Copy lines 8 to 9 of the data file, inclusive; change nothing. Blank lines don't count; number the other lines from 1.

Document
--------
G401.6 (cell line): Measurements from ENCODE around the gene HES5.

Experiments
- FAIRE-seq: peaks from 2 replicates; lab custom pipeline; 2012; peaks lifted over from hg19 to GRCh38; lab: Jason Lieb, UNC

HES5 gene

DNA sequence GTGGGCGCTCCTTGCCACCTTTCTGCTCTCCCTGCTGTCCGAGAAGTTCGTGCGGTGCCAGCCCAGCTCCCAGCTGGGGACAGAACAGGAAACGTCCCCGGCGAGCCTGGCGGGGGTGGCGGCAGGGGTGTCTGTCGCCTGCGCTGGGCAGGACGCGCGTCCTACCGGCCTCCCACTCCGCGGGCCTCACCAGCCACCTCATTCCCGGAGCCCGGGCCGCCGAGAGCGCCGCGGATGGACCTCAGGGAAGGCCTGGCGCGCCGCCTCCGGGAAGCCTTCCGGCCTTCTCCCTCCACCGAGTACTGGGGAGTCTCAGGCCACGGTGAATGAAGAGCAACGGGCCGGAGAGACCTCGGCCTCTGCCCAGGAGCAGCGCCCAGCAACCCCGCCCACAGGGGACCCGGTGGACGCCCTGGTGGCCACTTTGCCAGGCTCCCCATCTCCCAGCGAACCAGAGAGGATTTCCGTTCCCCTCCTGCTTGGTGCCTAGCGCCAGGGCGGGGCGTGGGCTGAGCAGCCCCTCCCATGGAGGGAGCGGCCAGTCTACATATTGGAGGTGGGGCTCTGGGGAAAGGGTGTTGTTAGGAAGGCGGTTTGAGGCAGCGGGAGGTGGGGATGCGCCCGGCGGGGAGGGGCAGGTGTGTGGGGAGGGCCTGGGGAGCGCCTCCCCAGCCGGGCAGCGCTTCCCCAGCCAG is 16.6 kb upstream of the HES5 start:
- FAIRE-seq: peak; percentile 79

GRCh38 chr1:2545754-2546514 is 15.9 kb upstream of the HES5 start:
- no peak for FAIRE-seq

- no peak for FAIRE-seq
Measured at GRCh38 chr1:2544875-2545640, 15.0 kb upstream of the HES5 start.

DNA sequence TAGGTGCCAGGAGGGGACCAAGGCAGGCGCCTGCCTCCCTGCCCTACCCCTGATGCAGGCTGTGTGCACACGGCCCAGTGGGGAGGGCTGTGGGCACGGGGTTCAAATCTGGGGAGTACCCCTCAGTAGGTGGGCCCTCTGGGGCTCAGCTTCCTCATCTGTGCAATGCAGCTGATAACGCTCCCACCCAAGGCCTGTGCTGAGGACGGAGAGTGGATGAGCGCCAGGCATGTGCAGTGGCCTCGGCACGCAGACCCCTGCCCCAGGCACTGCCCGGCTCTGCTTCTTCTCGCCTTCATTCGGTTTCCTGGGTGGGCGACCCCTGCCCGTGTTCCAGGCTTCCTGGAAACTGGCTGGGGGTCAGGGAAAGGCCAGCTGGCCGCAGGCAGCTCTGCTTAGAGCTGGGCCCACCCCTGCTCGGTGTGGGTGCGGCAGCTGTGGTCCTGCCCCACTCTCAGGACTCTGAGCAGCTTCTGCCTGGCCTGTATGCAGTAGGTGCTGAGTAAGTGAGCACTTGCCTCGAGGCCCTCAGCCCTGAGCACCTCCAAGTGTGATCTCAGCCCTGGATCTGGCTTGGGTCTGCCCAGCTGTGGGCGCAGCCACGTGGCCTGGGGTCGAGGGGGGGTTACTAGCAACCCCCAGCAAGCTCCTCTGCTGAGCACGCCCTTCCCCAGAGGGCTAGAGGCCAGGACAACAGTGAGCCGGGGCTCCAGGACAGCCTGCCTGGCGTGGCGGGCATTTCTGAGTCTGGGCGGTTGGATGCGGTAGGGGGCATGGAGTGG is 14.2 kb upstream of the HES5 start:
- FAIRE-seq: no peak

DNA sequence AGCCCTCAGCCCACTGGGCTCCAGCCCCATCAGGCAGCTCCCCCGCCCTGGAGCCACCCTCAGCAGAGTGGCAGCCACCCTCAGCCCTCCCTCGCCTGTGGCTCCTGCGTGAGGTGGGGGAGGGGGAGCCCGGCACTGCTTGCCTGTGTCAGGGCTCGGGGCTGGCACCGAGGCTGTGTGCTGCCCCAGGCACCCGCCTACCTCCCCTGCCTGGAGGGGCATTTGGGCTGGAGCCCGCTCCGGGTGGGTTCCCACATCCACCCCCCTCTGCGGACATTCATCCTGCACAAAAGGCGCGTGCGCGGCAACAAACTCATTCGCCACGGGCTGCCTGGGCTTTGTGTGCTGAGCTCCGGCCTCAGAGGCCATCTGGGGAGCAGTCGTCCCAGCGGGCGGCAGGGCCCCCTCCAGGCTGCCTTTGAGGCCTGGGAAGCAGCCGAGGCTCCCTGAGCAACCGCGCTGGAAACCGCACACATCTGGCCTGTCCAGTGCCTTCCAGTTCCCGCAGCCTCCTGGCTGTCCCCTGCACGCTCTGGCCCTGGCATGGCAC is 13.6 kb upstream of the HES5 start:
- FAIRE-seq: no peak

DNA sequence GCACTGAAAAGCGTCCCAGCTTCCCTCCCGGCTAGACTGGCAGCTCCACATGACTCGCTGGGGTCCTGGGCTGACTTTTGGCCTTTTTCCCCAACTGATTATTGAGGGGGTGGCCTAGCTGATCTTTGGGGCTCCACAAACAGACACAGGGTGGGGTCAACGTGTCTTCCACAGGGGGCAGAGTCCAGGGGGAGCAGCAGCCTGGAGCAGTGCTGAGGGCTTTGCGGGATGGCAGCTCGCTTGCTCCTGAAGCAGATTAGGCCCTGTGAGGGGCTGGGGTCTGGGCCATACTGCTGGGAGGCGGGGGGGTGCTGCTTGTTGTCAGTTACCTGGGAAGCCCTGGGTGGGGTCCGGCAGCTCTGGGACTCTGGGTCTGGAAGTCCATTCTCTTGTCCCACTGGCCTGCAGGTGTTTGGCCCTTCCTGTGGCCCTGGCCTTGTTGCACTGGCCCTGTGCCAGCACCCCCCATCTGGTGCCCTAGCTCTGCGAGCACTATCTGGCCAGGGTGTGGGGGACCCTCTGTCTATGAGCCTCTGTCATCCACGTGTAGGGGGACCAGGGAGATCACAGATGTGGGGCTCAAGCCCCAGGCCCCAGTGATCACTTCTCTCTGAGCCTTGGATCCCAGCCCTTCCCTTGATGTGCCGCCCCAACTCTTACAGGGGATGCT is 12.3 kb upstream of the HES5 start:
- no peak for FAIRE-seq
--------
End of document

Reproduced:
- no peak for FAIRE-seq

- no peak for FAIRE-seq